The 9-year-old’s mission is to hand out Blessing Bags, filled with toiletries like wipes, deodorant, hand sanitizer, socks, bottled water and granola bars, to thousands of Chicago’s homeless.
“They say ‘Thank you so much,’ and ‘God Bless You,’” Jahkil remembers. “They tell me to stay in school.”
Last year Jahkil handed out more than 1,600 Blessing Bags and is well on his way to reaching his 2017 goal of 5,000 bags. He works with organizations like Heartland Alliance, where he is an official youth ambassador, to collect supplies and monetary donations for the bags.
“It makes me feel really happy to see others happy, especially when it’s a person who just needs help in their life,” he says.
The Hyde Park fifth-grader has been recognized for his philanthropy by a number of organizations, including the We International Youth Council and as a winner of the Gloria Barron Prize for Young Heroes, which recognizes 25 inspiring young people across the country each year.
Jahkil says he hopes to inspire other kids around the country to give back in their communities, too.
When it was time to take a class picture in Grady Hall’s kindergarten classroom, he noticed one of the students with special needs drifting out of the photo. He quickly reached over and calmed his classmate before the photographer snapped the picture, which shows the two holding hands.
Grady, 6, is used to spreading small acts of kindness to others because of his experience at home. Growing up with brother Keller, 9, who has autism, has taught Grady the importance of being kind to everyone.
“It’s important to be nice to everybody so everybody can have fun at school and everybody gets to learn,” Grady says.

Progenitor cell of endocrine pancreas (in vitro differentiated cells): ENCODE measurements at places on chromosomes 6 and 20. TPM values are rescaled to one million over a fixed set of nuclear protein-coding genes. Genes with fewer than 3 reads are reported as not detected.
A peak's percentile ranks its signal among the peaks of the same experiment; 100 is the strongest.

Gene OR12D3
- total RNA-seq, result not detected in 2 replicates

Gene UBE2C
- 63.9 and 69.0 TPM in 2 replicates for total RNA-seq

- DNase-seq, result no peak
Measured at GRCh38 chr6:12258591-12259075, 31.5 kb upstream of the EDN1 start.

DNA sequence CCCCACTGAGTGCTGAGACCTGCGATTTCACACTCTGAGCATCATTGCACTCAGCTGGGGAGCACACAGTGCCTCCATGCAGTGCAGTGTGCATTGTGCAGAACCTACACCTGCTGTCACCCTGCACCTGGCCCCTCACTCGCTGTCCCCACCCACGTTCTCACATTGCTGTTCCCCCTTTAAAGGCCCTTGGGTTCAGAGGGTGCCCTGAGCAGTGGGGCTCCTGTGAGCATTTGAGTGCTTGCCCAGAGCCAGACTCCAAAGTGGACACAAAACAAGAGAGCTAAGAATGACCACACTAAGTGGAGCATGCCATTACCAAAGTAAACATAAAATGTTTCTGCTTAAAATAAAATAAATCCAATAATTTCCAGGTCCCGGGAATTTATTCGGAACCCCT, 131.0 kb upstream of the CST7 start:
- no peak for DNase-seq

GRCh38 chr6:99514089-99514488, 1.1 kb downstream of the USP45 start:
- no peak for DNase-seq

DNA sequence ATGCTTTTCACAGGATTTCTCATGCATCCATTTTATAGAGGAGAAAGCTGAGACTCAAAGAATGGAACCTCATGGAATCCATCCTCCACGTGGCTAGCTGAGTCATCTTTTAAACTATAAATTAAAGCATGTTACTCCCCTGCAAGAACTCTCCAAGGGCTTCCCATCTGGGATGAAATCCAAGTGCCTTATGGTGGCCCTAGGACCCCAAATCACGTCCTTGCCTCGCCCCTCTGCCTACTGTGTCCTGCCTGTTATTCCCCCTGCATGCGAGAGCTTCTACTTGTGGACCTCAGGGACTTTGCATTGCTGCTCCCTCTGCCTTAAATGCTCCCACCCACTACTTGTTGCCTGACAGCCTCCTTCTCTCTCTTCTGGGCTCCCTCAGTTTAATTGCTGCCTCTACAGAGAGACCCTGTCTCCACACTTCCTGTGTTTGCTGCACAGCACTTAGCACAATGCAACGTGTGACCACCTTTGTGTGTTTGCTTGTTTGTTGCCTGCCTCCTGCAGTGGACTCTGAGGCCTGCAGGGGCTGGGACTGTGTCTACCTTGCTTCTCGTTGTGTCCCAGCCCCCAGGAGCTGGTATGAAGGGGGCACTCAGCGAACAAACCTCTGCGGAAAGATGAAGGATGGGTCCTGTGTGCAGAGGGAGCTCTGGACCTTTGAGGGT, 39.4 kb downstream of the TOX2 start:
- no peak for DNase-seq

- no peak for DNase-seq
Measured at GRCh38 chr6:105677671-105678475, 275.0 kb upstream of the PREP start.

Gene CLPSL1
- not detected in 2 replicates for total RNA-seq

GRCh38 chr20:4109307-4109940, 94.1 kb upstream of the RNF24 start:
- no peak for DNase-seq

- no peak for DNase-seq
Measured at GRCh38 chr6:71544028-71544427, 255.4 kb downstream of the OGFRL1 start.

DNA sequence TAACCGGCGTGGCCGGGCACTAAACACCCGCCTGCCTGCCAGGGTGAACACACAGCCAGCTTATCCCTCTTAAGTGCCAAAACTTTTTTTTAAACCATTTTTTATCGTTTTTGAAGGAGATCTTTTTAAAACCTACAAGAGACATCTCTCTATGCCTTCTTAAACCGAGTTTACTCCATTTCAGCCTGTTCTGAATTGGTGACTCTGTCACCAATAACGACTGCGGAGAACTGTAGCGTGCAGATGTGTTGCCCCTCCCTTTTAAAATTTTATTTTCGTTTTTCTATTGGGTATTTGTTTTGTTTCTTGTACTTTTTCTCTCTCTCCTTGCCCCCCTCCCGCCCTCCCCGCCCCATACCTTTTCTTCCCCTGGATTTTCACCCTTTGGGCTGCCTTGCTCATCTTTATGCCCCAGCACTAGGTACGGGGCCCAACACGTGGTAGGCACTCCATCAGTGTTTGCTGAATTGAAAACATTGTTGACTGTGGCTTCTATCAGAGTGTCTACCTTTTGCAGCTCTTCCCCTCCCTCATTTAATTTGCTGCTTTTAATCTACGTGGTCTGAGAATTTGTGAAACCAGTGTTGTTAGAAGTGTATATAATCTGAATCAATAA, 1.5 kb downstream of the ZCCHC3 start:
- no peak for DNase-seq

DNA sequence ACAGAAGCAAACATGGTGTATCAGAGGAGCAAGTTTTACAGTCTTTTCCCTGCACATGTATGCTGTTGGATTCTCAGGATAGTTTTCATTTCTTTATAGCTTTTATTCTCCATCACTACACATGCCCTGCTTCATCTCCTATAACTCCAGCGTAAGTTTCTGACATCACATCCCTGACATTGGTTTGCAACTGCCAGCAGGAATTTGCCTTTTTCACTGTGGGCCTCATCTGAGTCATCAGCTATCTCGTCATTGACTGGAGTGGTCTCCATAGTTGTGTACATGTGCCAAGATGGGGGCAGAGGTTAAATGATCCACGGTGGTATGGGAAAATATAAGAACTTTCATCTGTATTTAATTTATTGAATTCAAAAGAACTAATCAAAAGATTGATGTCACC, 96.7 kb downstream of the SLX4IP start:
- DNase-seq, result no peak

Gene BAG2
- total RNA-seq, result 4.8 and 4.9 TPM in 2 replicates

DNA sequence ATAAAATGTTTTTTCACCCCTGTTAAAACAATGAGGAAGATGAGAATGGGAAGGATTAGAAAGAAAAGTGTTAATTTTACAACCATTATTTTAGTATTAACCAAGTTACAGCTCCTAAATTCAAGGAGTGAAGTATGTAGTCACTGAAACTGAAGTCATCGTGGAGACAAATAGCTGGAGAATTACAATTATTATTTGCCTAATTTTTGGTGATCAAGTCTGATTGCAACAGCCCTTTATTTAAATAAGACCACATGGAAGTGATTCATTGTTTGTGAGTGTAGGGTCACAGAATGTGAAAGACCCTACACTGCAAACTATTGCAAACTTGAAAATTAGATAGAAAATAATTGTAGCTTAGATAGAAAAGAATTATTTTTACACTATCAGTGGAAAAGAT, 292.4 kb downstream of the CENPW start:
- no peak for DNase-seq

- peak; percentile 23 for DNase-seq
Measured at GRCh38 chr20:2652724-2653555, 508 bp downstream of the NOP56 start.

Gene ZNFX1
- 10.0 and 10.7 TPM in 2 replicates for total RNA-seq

Naperville mom Dana Hall says she is so proud of Grady’s early activism for students with special needs. It started when he was only 2 and he stopped a child yelling at Keller on the playground.
Now, he helps other students understand about special needs.
“He is a super wise old soul stuck in a 6-year-old’s body,” Dana says. “He was born into a situation he didn’t choose and he is already becoming a huge advocate for his brother and other special needs kids in the community.”
When it comes to helping others, Hyde Park 12-year-old Evan Robinson sticks to what he knows, cooking. Robinson was a contestant on Fox’s MasterChef Junior and is now putting his skills in the kitchen to good use, cooking to raise money for hurricane victims in Puerto Rico.
“We were hearing on the news what was happening in Puerto Rico and I wanted to help,” Evan says. “I didn’t have as much money to give as I would have liked, but one of the best things I can do is cooking.”
Evan launched Pies for Puerto Rico, a Facebook-based campaign where he would take online orders for homemade empanadas and donate the proceeds to hurricane relief.He wound up cooking around the clock, making more than 1,000 empanadas for people in Chicago.
“He has a big heart,” says mom Veronica Robinson. “He’s very sensitive when he watches the news and sees what’s going on. He’s always trying to figure out what he can do to help others.”Robinson attributes his love for cooking to watching his parents in the kitchen.
After spending a flurry of hours making empanadas on empanadas, Evan says cooking for a cause is something he would like to do again if it means his food can help someone else.